Beattie tells us, in the introduction to the novel, that Lampe was a big movie fan, it coloured his writing style; the quick scenes, cuts between characters, vivid images. Reading the novel it doesn’t take long to appreciate this, so I have referred to the passages I have chosen to give you a flavour of the story as scenes:
The first scene: Hans and Erich are hanging around in the park, its usually about this time of the day that ‘they’ arrive. Fifi and Luise are waiting too but if ‘they’ don’t come soon they will leave, it is almost time for bed. Then the children spot them – the rats, hairless tails, horrible fascinating creatures, Luise screams and the rats scuttle into the drains for sanctuary. The boys scoff, the girls ask an old man on a bench for the time, then scurry off home, bumping into frau Jacobi who gently chides them for being out late. Their mothers’ words will be harsher. In a couple of pages Lampe has captured the fascination of children for the grotesque, youthful innocence, the distinctions boys and girls make between gender, and the loneliness of an old man.
Scene two: Frau Jacobi passed the girls alighting from a tram making its way down harbour street. The conductor doesn’t want to pick up the drunks coming out of Bellman’s restaurant, he shouts at them. Then he turns to the students sitting behind him; where are they going? Oscar and Anton are taking the Adelaide to Rotterdam. The conductor teases them about the raucous entertainment on Captain Martens’ ship. The boys are daunted but looking forward to what the night might bring. There are hints of the closeness of the boys relationship.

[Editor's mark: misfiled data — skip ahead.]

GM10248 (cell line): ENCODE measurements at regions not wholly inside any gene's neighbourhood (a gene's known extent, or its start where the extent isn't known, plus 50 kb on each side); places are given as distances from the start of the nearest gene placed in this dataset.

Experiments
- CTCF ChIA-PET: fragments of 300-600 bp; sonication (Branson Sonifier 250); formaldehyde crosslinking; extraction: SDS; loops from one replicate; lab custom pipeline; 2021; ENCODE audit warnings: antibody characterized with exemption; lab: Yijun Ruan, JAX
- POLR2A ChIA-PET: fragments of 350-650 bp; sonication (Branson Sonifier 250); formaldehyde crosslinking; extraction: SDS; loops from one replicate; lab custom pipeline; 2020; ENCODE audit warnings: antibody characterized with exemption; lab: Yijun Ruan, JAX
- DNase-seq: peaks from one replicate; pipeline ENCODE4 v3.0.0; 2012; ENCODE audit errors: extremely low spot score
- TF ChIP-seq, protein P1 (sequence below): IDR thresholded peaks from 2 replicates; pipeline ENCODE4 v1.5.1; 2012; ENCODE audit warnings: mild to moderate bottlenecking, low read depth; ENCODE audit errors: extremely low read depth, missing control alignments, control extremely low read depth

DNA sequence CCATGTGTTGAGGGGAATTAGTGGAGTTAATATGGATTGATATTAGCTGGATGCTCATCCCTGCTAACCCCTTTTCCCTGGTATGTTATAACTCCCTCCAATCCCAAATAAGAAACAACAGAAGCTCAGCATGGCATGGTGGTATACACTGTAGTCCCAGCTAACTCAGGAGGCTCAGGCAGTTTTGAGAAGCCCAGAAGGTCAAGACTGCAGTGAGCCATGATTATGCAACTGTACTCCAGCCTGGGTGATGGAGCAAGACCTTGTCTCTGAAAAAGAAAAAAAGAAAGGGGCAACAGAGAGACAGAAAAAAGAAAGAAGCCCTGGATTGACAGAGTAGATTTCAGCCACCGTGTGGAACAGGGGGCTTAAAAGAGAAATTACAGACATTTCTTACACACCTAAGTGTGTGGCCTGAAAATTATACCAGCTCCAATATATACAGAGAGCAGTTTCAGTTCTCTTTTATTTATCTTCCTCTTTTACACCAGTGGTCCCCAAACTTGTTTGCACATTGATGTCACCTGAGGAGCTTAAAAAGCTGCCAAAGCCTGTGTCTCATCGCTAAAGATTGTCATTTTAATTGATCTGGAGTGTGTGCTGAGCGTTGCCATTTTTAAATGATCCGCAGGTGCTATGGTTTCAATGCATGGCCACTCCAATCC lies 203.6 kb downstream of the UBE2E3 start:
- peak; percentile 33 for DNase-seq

Scene three: the old man is still sitting on the bench in the park waiting for the young man to arrive, he usually comes this time of night. The old man wants to chat, he doesn’t want to sit alone at home. Karl and Bertha have their own lives now, they don’t have much time for her father. When he arrives, the young man is distracted, not in the mood to chat, as he scurries away the old man teases him about his need to rush to the cinema. The old man wonders if perhaps Karl and Berta are home? It’s glimpse of Loneliness, desire and longing.
Scene four: Karl and Berta aren’t at home, they are on a steamer on the river, neither thinking of her father. Berta is enjoying a dance with ship’s helmsman as her husband snores on the deck. The strawberries and alcohol are intoxicating and she winds up in the helmsman’s cabin. Later that night, back on land, Berta is dancing with the black man at the Astoria, when her husband questions their familiarity she deflects his suspicion. Adultery, sexual desire, inter-racial coupling, marital unhappiness and dis-satisfaction, desire, brief moments of excitement.